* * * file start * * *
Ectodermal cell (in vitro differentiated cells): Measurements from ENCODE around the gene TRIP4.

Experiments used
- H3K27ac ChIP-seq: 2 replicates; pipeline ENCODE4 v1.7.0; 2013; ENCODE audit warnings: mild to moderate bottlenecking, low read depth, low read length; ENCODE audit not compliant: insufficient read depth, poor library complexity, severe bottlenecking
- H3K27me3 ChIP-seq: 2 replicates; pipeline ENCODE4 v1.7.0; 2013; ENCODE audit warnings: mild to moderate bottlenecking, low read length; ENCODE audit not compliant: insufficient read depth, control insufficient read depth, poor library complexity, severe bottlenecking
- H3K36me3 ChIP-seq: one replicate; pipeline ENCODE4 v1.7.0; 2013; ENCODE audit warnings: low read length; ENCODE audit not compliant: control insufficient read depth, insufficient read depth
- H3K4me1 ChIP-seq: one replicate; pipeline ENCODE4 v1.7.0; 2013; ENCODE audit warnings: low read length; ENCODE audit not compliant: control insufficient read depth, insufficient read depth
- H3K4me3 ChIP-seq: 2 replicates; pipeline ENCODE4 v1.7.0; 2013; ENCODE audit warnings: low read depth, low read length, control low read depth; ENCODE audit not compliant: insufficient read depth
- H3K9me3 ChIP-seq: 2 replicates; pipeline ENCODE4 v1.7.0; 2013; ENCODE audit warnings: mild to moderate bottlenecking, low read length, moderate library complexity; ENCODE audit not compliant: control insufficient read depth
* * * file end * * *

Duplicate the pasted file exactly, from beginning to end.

Ectodermal cell (in vitro differentiated cells): Measurements from ENCODE around the gene TRIP4.

Experiments used
- H3K27ac ChIP-seq: 2 replicates; pipeline ENCODE4 v1.7.0; 2013; ENCODE audit warnings: mild to moderate bottlenecking, low read depth, low read length; ENCODE audit not compliant: insufficient read depth, poor library complexity, severe bottlenecking
- H3K27me3 ChIP-seq: 2 replicates; pipeline ENCODE4 v1.7.0; 2013; ENCODE audit warnings: mild to moderate bottlenecking, low read length; ENCODE audit not compliant: insufficient read depth, control insufficient read depth, poor library complexity, severe bottlenecking
- H3K36me3 ChIP-seq: one replicate; pipeline ENCODE4 v1.7.0; 2013; ENCODE audit warnings: low read length; ENCODE audit not compliant: control insufficient read depth, insufficient read depth
- H3K4me1 ChIP-seq: one replicate; pipeline ENCODE4 v1.7.0; 2013; ENCODE audit warnings: low read length; ENCODE audit not compliant: control insufficient read depth, insufficient read depth
- H3K4me3 ChIP-seq: 2 replicates; pipeline ENCODE4 v1.7.0; 2013; ENCODE audit warnings: low read depth, low read length, control low read depth; ENCODE audit not compliant: insufficient read depth
- H3K9me3 ChIP-seq: 2 replicates; pipeline ENCODE4 v1.7.0; 2013; ENCODE audit warnings: mild to moderate bottlenecking, low read length, moderate library complexity; ENCODE audit not compliant: control insufficient read depth